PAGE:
Recently I commented in one of my podcasts that I wasn't finding much of interest in the Photography category of the Mac App Store. I must not have been looking close enough. Because hiding there, just waiting to be discovered, is FX Photo Studio ($9.99 US) and FX Photo Studio Pro ($39.99 US). Each brings a ginormous collection of easy to apply photo effects, snappy performance, and an easy to use interface.
Click on image for larger version.
Import and Export
The Import Photo button lets you tap your Aperture, iPhoto, or Lightroom library. It's well implemented, allowing you to browse folders, projects, albums, and collections. The file size that gets handed off to FX Photo Studio is the preview resolution that you establish in your photo management application.
Also, this is not a roundtrip. Once you import the file into FX Photo Studio, you have to save it to a destination, that is, unless you use iPhoto. In that case, you can export directly from FX Photo Studio (either version) back to iPhoto.
With the Pro version, you can import Raw files directly into the app. This is along with the Tiff, Jpeg, PNG, and BMP files that both versions accept. Direct import (of any file type, not just Raw) using the Load Image command also allows you to export larger files out of FX Photo Studio, because you are no longer constrained by the imported preview size from the photo management application that prepared the photo for hand off. In other words, if you want big files to come out of FX Photo Studio, then bring them in directly and not through Aperture or Lightroom. (Unless of course, you have really big previews set for those apps.)
The application also allows you to import directly from a device, such as your digital camera.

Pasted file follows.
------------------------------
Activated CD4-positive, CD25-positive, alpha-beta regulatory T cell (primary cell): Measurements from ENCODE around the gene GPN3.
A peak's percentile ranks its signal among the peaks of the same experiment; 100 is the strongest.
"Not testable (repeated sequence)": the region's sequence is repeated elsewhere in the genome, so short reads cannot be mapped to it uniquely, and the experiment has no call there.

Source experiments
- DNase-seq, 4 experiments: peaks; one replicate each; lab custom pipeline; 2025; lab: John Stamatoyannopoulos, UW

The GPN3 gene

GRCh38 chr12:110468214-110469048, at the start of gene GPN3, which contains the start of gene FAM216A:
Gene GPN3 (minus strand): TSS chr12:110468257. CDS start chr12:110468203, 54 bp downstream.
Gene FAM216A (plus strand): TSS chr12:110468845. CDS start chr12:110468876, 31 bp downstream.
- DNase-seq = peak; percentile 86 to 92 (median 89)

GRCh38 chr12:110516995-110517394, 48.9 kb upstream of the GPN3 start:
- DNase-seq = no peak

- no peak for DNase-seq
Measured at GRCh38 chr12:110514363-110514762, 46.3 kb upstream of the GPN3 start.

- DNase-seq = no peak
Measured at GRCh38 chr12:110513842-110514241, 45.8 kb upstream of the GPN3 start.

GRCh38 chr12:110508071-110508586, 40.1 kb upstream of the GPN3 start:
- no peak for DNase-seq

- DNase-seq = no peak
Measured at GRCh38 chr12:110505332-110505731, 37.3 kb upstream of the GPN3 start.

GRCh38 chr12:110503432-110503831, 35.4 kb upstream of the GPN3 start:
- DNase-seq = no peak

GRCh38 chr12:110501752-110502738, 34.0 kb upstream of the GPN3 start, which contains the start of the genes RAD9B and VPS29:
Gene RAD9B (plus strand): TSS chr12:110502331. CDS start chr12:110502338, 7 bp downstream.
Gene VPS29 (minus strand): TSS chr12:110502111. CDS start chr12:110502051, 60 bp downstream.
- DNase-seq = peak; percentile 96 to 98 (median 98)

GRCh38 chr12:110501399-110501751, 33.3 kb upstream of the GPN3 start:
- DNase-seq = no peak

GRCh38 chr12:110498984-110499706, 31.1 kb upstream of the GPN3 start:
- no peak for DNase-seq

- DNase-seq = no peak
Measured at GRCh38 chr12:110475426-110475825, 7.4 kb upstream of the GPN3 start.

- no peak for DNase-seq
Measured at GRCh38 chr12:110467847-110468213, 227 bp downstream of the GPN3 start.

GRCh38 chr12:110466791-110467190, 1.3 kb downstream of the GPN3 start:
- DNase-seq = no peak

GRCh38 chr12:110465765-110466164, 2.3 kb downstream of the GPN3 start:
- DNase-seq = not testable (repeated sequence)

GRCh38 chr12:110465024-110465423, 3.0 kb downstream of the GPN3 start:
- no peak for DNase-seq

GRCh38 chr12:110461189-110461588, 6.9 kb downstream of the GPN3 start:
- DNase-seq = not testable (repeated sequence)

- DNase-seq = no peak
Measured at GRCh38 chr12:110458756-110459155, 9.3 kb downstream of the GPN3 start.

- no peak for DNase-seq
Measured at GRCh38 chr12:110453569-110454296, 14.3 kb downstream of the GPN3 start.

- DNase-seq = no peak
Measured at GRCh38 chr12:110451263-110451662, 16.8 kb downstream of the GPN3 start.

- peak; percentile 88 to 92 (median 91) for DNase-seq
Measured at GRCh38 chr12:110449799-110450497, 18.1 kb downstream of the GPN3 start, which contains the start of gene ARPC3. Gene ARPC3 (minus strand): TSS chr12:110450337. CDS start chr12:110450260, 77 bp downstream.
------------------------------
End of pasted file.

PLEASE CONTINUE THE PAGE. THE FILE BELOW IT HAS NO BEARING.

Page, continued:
Lots of Effects
Both versions of FX Photo Studio have 172 effects organized into 21 categories. As you might imagine, this is the strength of the program. It provides thumbnail examples of each effect applied to the image that you're working on. Once you choose one, it renders a larger version fairly quickly. You can then fine tune the look with adjustment sliders that accompany the effect. There were many that I liked a lot.
You can apply multiple effects to a single image. And if you come up with something that you really like, you can save it as a preset for later use, or for sharing with a friend.
The Pro version includes a number of image adjustment sliders that include the controls that you'd expect such as exposure, temperature, saturation; plus highlights, shadows, sharpening, and more. These work fine on both Jpegs and Raw files, but they are for fine tuning your image rather than replacing your primary image editor. Photoshop and Aperture will still sleep well at night.
Both versions include some nice touches such as an attractive full screen mode, real time zooming (including trackpad gestures), side by side comparison, and direct sharing to the major social network sites including Flickr, Facebook, and Twitter. You can also email a photo directly from FX Photo Studio using Mail.app.
Unless you need to process Raw files in FX Photo Studio, the standard version for $9.99 should provide you with all that you need. It interacts with iPhoto, Aperture, and Lightroom (using their previews), has all 172 effects, plus includes the above-mentioned goodies, except for the additional image adjustment sliders. If you want to open Raw files directly in the app, then you will need the the $39.99 Pro version.
I think FX Photo Studio is worth the ten bucks for the effects alone. Plus I very much enjoyed the speed of this application on my MacBook Air, not to mention the handsome, easy to use interface. FX Photo Studio is a gem awaiting your discovery in the Mac App Store.
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